Friday, March 30, 2018

Cirrus SR22, N915TD, registered to ESPBC LLC of Scottsdale and operated by Scottsdale Executive Flight Training: Incident occurred August 27, 2015 at Scottsdale Airport (KSDL), Maricopa County, Arizona



The National Transportation Safety Board did not travel to the scene of this incident.

Additional Participating Entities:
Federal Aviation Administration / Flight Standards District Office; Scottsdale, Arizona
Cirrus Aircraft Design Corp; Duluth, Minnesota

Aviation Incident Factual Report - National Transportation Safety Board: https://app.ntsb.gov/pdf

Investigation Docket  - National Transportation Safety Board: https://dms.ntsb.gov/pubdms

http://registry.faa.gov/N915TD

National Transportation Safety Board - Aviation Incident Factual Report

Location: Scottsdale, AZ
Incident Number: WPR15IA252
Date & Time: 08/27/2015, 1405 MST
Registration: N915TD
Aircraft: CIRRUS SR22
Aircraft Damage: Minor
Defining Event: Landing gear collapse
Injuries: 3 None
Flight Conducted Under: Part 91: General Aviation - Instructional

On August 27, 2015, about 1405 mountain standard time, a Cirrus SR22, N915TD, experienced a nose landing gear collapse during landing roll at Scottsdale Airport (SDL), Scottsdale, Arizona. The certified flight instructor (CFI), the pilot receiving instruction, and one passenger were not injured. The airplane received minor damage. The airplane was registered to ESPBC LLC of Scottsdale, and operated by Scottsdale Executive Flight Training as a 14 Code of Federal Regulations Part 91 instructional cross-country flight. Visual meteorological conditions prevailed, and a flight plan was not filed. The flight originated from Flagstaff, Arizona about 1300, and was destined for SDL.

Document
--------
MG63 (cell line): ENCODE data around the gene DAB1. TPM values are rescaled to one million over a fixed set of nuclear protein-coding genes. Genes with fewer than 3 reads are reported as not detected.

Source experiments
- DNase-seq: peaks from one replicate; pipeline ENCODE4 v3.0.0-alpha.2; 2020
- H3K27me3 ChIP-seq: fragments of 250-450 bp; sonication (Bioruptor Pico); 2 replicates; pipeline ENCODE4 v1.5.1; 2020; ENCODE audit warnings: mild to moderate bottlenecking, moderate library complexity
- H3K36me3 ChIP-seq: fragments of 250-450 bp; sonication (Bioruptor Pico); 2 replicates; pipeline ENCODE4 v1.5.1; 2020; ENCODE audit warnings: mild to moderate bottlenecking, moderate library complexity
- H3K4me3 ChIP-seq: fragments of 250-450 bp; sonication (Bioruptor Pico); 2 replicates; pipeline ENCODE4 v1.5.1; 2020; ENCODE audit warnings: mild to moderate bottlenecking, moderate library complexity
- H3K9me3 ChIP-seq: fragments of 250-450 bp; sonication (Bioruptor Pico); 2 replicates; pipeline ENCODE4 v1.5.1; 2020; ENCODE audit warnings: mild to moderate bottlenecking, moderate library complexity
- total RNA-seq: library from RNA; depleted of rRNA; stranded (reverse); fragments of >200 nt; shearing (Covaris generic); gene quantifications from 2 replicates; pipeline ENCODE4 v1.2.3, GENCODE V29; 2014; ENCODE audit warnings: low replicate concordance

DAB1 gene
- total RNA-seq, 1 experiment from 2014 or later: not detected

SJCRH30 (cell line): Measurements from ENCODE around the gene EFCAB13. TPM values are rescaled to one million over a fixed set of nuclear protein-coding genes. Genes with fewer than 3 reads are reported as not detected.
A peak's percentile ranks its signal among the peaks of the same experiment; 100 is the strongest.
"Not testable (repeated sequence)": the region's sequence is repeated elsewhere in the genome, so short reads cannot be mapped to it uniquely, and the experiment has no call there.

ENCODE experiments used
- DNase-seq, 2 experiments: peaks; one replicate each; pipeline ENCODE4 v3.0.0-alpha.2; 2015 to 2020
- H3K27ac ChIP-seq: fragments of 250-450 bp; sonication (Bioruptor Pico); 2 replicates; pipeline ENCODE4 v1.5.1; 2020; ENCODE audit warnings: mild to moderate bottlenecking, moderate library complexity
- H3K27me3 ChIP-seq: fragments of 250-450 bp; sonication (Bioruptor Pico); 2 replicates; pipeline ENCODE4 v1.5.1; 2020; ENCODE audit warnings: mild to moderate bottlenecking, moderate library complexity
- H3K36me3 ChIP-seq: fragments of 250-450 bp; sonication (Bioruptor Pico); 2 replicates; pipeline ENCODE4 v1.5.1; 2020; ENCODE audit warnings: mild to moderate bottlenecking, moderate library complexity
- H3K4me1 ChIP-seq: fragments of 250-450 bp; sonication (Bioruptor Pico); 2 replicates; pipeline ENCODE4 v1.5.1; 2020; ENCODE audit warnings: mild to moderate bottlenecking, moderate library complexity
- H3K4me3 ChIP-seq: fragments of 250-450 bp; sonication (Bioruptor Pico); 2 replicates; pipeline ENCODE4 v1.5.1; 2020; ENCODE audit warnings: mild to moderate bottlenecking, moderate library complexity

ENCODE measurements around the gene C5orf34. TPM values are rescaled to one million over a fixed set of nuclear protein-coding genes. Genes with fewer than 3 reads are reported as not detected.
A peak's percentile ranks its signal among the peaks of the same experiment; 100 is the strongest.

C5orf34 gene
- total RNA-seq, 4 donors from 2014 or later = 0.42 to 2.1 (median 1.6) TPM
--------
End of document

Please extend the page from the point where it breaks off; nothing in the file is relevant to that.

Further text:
According to the CFI, the pilot receiving instruction made the landing. The main landing gear touched down first, and slowly the nose gear was lowered onto the runway's surface. The CFI reported that at this time they felt a shimmy in the nose gear, during which the pilot receiving instruction applied back pressure on the stick to lift the weight off the nose gear. As the nose gear came down a second time, it appeared that the shimmy had stopped, and that they were level on all three wheels. However, after a few seconds the nose slowly started falling forward until it had completely collapsed.

The nose landing gear consists of a main strut tube and two gusset tubes near the top portion of the main strut tube. The landing gear was observed fractured through the strut tube adjacent to the forward edge of the gusset tube attachment welds.

The National Transportation Safety Board Materials Laboratory examined the nose landing gear strut and determined that the failure of the landing gear was the result of high stress fatigue cracking due to sideways bending from one side. No mechanical or metallurgical anomalies were noted with the landing gear.

On March 7, 2016, Cirrus Design Corporation issued Service Advisory Letter SA 16-03, entitled "Nose Landing Gear Strut Assembly Inspection, which denoted the following:

Cracks have been discovered on the nose landing gear strut assembly at the welds between the strut tube and the LH and RH gusset tubes.

A visual inspection of the welds between the strut tube and the LH and RH gusset tubes for cracks must be performed every time the engine cowling is removed.

If cracks are found, the aircraft is prohibited from flight until the nose landing gear strut assembly is replaced. (Refer to AMM-32-20)